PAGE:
Navigation Links
Preserved frogs hold clues to deadly pathogen

New Haven, Conn.A Yale graduate student has developed a novel means for charting the history of a pathogen deadly to amphibians worldwide.

Katy Richards-Hrdlicka, a doctoral candidate at the Yale School of Forestry & Environmental Studies, examined 164 preserved amphibians for the presence of Batrachochytrium dendrobatidis, or Bd, an infectious pathogen driving many species to extinction. The pathogen is found on every continent inhabited by amphibians and in more than 200 species. Bd causes chytridiomycosis, which is one of the most devastating infectious diseases to vertebrate wildlife.

Her paper, "Extracting the Amphibian Chytrid Fungus from Formalin-fixed Specimens," was published in the British Ecological Society's journal Methods in Ecology and Evolution and can be viewed at

Richards-Hrdlicka swabbed the skin of 10 species of amphibians dating back to 1963 and preserved in formalin at the Peabody Museum of Natural History. Those swabs were then analyzed for the presence of the deadly pathogen.

"I have long proposed that the millions of amphibians maintained in natural-history collections around the world are just waiting to be sampled," she said.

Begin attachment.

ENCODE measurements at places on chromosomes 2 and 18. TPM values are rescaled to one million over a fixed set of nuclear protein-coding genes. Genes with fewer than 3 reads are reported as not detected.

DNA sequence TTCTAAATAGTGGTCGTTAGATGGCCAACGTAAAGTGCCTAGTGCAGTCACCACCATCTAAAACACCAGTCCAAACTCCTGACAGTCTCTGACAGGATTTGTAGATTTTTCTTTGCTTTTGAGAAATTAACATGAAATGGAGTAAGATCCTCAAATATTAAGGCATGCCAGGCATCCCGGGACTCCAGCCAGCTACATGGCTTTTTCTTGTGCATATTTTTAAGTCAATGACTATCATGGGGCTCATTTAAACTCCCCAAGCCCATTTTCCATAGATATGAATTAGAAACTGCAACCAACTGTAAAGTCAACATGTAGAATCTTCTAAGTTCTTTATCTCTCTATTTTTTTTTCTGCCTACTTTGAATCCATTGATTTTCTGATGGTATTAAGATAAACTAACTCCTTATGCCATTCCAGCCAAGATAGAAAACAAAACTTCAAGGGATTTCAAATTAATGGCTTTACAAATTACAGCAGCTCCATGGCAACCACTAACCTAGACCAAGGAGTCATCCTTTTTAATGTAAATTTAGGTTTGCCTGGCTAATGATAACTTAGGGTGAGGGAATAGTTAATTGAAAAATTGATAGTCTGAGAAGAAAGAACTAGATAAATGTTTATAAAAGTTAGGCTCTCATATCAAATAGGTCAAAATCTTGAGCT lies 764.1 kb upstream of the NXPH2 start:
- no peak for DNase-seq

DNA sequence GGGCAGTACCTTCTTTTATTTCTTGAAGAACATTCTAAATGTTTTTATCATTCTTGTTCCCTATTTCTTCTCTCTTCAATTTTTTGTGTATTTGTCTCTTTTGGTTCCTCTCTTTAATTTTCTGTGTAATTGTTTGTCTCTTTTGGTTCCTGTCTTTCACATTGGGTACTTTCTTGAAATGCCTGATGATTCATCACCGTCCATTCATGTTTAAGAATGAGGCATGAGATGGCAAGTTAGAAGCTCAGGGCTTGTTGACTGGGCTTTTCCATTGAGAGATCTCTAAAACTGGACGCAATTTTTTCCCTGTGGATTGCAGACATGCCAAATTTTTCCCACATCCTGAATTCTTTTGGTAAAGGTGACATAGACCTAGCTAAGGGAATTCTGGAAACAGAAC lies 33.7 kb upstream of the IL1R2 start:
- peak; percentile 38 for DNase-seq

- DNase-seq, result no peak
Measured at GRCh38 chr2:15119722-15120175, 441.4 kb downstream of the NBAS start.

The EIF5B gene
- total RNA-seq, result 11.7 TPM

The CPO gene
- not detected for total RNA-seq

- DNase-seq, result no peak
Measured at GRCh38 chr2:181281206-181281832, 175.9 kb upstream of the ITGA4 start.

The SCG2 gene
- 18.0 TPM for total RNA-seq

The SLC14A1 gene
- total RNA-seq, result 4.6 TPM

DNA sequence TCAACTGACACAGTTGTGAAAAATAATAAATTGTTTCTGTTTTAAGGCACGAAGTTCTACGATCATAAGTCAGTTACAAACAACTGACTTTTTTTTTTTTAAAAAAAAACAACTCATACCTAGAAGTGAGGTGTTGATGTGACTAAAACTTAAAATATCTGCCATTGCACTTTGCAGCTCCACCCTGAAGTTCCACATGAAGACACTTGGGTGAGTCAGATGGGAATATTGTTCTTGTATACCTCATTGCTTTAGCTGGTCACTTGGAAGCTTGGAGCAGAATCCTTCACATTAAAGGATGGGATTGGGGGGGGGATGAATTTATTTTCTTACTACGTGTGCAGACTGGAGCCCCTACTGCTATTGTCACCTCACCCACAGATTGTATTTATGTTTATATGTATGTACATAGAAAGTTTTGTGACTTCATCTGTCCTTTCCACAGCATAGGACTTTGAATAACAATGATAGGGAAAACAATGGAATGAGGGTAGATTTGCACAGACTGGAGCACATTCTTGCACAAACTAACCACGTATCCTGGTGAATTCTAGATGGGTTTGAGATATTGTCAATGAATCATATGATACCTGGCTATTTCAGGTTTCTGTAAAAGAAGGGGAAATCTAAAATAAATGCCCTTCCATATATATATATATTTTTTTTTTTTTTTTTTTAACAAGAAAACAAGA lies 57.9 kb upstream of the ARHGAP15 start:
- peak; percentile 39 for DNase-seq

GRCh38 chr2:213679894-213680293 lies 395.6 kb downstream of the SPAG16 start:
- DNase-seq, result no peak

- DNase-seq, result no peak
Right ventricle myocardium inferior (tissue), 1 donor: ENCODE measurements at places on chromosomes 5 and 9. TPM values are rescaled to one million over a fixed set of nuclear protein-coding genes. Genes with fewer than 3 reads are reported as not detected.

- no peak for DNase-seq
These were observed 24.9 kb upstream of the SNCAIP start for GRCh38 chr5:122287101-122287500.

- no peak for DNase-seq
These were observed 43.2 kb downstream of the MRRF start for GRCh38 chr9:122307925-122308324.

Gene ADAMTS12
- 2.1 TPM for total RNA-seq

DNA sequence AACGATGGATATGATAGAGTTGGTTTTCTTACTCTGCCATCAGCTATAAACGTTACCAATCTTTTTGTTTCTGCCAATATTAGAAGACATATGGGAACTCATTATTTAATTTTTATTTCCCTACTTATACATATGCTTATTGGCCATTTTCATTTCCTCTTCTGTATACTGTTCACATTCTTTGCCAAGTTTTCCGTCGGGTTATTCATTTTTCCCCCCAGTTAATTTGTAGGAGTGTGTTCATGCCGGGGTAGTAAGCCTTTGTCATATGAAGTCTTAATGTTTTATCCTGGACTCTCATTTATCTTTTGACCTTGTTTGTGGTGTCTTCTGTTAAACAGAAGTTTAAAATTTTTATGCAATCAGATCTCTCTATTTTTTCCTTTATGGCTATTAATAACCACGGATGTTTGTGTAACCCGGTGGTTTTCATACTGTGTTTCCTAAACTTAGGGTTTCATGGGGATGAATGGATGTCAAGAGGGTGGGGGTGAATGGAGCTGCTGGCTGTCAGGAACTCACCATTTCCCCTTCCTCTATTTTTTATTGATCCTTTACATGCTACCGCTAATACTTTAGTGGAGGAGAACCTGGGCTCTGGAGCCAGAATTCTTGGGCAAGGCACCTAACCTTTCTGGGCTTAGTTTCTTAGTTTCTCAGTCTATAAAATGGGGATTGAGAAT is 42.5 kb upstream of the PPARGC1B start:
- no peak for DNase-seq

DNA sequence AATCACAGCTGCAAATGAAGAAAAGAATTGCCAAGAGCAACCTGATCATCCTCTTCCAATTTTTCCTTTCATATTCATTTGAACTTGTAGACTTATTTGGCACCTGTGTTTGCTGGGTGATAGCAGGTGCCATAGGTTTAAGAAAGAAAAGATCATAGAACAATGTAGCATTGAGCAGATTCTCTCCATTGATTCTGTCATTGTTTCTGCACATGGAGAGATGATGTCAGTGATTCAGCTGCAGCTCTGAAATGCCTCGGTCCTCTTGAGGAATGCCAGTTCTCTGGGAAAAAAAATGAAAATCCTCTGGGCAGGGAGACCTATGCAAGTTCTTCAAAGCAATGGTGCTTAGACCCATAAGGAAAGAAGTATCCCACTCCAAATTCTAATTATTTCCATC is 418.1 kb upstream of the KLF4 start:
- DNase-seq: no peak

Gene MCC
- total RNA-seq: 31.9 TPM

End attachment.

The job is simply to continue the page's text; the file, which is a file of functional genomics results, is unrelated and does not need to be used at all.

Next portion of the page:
The samples were then analyzed using a highly sensitive molecular test called quantitative polymerase chain reaction (qPCR) that can detect Bd DNA, even from specimens originally fixed in formalin. Formalin has long been recognized as a potent chemical that destroys DNA.

"This advancement holds promise to uncover Bd's global or regional date and place of arrival, and it could also help determine if some of the recent extinctions or disappearances could be tied to Bd," said Richards-Hrdlicka. "Scientists will also be able to identify deeper molecular patterns of the pathogen, such as genetic changes and patterns relating to strain differences, virulence levels and its population genetics."

Richards-Hrdlicka found Bd in six specimens from Guilford, Conn., dating back to 1968, the earliest record of Bd in the Northeast. Four other animals from the 1960s were infected and came from Hamden, Litchfield and Woodbridge. From specimens collected in the 2000s, 27 infected with Bd came from Woodbridge and southern Connecticut. In other related work, she found that nearly 30 percent of amphibians in Connecticut today are infected, yet show no outward signs of infection.

Amphibian populations and species around the world are declining or disappearing as a result of land-use change, habitat loss, climate change and disease. The chytrid fungus, caused by Bd, suffocates amphibians by preventing them from respiring through their skin. Since Bd's identification in the late 1990s, there has been an intercontinental effort to document amphibian populations and species infected with it. Richards-Hrdlicka's work will enable researchers to look to the past for additional insight into this pathogen's impact.

Contact: David DeFusco
Yale University